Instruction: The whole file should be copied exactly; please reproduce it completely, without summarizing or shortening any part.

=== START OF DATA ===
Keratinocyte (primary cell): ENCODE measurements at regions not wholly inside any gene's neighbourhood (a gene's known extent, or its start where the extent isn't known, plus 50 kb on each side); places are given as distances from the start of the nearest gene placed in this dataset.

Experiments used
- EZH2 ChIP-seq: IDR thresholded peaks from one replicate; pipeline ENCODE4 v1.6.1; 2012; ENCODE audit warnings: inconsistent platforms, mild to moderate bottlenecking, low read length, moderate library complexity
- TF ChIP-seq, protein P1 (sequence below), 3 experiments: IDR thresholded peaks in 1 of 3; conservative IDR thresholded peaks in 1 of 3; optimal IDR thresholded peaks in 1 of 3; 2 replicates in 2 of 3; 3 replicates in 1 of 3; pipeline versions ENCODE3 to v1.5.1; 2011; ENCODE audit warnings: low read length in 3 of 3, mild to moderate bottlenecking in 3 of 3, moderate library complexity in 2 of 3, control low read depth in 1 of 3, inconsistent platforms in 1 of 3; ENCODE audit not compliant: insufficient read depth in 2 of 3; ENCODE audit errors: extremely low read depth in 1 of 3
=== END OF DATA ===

Keratinocyte (primary cell): ENCODE measurements at regions not wholly inside any gene's neighbourhood (a gene's known extent, or its start where the extent isn't known, plus 50 kb on each side); places are given as distances from the start of the nearest gene placed in this dataset.

Experiments used
- EZH2 ChIP-seq: IDR thresholded peaks from one replicate; pipeline ENCODE4 v1.6.1; 2012; ENCODE audit warnings: inconsistent platforms, mild to moderate bottlenecking, low read length, moderate library complexity
- TF ChIP-seq, protein P1 (sequence below), 3 experiments: IDR thresholded peaks in 1 of 3; conservative IDR thresholded peaks in 1 of 3; optimal IDR thresholded peaks in 1 of 3; 2 replicates in 2 of 3; 3 replicates in 1 of 3; pipeline versions ENCODE3 to v1.5.1; 2011; ENCODE audit warnings: low read length in 3 of 3, mild to moderate bottlenecking in 3 of 3, moderate library complexity in 2 of 3, control low read depth in 1 of 3, inconsistent platforms in 1 of 3; ENCODE audit not compliant: insufficient read depth in 2 of 3; ENCODE audit errors: extremely low read depth in 1 of 3